Esquao, the Institute for the Advancement of Aboriginal Women, was founded by Muriel Stanley Venne in 1994. She had already built a reputation for advocating for Indigenous women who came to her for help, and people from other organizations would send women to her to open (or bust down) doors.

Muriel created an organization that helped Indigenous women be heard and that brought their issues to the forefront. She wanted to celebrate the spirit and resiliency of Indigenous women in Alberta. Muriel wanted Indigenous women to know there was an organization in Alberta and Canada that would stand up for them. The Institute for the Advancement of Aboriginal Women was incorporated as a Society in Alberta in September of 1995 with a team of strong women “who weren’t going to take it anymore.”

As we celebrate our 27th year this September, we look back on some of the milestones that have been achieved. We’ve delivered hundreds of short-term projects, including:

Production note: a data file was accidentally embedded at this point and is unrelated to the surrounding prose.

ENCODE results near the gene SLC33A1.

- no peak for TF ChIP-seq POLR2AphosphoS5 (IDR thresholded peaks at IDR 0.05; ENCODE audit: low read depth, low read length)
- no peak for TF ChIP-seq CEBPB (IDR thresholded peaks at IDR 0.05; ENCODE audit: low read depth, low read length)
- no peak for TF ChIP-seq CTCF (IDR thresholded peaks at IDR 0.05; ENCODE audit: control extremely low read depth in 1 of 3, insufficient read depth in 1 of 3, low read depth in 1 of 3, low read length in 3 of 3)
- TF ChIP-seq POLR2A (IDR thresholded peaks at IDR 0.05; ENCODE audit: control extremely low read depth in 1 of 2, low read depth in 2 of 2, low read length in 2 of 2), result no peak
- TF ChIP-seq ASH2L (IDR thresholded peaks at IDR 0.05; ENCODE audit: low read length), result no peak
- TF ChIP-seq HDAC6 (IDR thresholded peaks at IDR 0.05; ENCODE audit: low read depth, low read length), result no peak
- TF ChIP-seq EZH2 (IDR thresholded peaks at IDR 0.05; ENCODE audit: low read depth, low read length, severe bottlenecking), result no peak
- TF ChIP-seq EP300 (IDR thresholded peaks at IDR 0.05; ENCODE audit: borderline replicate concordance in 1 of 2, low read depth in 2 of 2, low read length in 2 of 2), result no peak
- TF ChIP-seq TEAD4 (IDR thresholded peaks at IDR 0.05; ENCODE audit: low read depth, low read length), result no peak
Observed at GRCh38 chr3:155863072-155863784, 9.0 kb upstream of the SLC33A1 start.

• Training for Indigenous women in starting a business, financial literacy, healthy relationships, violence prevention, media relations, youth leadership development, climate change, safety awareness, human rights.
  • Services including housing supports, transition from correctional institutions, justice system navigation, advocacy, poverty reduction.
  • Publications – Our Women in Uniform, Can you Hear Us? and Can you Hear Me?
  • Gatherings for Indigenous women on the justice system, policing, housing, supporting other women, and starting your own advocacy group.
  • Supporting federal and provincial governments by engaging Indigenous women on new initiatives such as the UN Declaration on the Rights of Indigenous Peoples Act.

The Esquao Awards were launched by Muriel and Marggo Pariseau in 1995, recognizing Indigenous women for their significant accomplishments in their communities. Over the years, its transition has been spurred on by the desire to eliminate competition and support the sisters in the First Nation, Métis Nation, Métis Settlement and Inuit communities of Alberta. 

In those days you would rarely see an Indigenous woman honoured at community recognition ceremonies. Muriel and Marggo decided if others couldn’t see the “strength and beauty” of our women, then we would honour them. The first five recipients were Nellie Carlson, Bertha Clark Jones, Alvina Strasbourg, Clara Woodbridge and Marge Johansen.